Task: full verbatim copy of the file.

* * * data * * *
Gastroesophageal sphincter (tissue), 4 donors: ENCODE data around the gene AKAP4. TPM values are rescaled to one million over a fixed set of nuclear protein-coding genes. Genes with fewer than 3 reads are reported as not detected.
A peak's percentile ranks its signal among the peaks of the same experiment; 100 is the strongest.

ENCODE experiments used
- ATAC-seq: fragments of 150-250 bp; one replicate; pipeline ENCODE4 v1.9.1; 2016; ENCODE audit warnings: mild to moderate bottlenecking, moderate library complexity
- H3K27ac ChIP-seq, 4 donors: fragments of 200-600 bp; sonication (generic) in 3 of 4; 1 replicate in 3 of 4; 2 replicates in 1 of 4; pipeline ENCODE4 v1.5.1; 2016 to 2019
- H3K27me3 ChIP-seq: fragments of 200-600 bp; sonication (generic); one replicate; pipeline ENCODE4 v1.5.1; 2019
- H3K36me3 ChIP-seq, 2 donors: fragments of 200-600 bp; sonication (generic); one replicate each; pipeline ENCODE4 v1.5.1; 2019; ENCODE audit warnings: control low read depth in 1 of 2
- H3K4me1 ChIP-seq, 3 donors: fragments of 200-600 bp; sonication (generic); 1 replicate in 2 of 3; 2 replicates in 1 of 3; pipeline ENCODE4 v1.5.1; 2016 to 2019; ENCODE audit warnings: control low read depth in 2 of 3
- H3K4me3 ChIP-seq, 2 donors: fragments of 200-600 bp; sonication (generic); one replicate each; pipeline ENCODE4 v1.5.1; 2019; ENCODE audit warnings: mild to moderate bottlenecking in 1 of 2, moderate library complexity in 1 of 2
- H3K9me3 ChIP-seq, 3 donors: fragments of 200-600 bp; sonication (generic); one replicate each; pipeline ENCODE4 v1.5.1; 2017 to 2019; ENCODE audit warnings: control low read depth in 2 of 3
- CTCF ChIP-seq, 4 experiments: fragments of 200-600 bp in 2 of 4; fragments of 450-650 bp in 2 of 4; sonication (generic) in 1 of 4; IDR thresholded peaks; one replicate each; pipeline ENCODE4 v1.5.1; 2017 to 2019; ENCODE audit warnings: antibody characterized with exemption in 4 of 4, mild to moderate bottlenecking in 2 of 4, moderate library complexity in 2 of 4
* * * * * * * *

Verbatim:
Gastroesophageal sphincter (tissue), 4 donors: ENCODE data around the gene AKAP4. TPM values are rescaled to one million over a fixed set of nuclear protein-coding genes. Genes with fewer than 3 reads are reported as not detected.
A peak's percentile ranks its signal among the peaks of the same experiment; 100 is the strongest.

ENCODE experiments used
- ATAC-seq: fragments of 150-250 bp; one replicate; pipeline ENCODE4 v1.9.1; 2016; ENCODE audit warnings: mild to moderate bottlenecking, moderate library complexity
- H3K27ac ChIP-seq, 4 donors: fragments of 200-600 bp; sonication (generic) in 3 of 4; 1 replicate in 3 of 4; 2 replicates in 1 of 4; pipeline ENCODE4 v1.5.1; 2016 to 2019
- H3K27me3 ChIP-seq: fragments of 200-600 bp; sonication (generic); one replicate; pipeline ENCODE4 v1.5.1; 2019
- H3K36me3 ChIP-seq, 2 donors: fragments of 200-600 bp; sonication (generic); one replicate each; pipeline ENCODE4 v1.5.1; 2019; ENCODE audit warnings: control low read depth in 1 of 2
- H3K4me1 ChIP-seq, 3 donors: fragments of 200-600 bp; sonication (generic); 1 replicate in 2 of 3; 2 replicates in 1 of 3; pipeline ENCODE4 v1.5.1; 2016 to 2019; ENCODE audit warnings: control low read depth in 2 of 3
- H3K4me3 ChIP-seq, 2 donors: fragments of 200-600 bp; sonication (generic); one replicate each; pipeline ENCODE4 v1.5.1; 2019; ENCODE audit warnings: mild to moderate bottlenecking in 1 of 2, moderate library complexity in 1 of 2
- H3K9me3 ChIP-seq, 3 donors: fragments of 200-600 bp; sonication (generic); one replicate each; pipeline ENCODE4 v1.5.1; 2017 to 2019; ENCODE audit warnings: control low read depth in 2 of 3
- CTCF ChIP-seq, 4 experiments: fragments of 200-600 bp in 2 of 4; fragments of 450-650 bp in 2 of 4; sonication (generic) in 1 of 4; IDR thresholded peaks; one replicate each; pipeline ENCODE4 v1.5.1; 2017 to 2019; ENCODE audit warnings: antibody characterized with exemption in 4 of 4, mild to moderate bottlenecking in 2 of 4, moderate library complexity in 2 of 4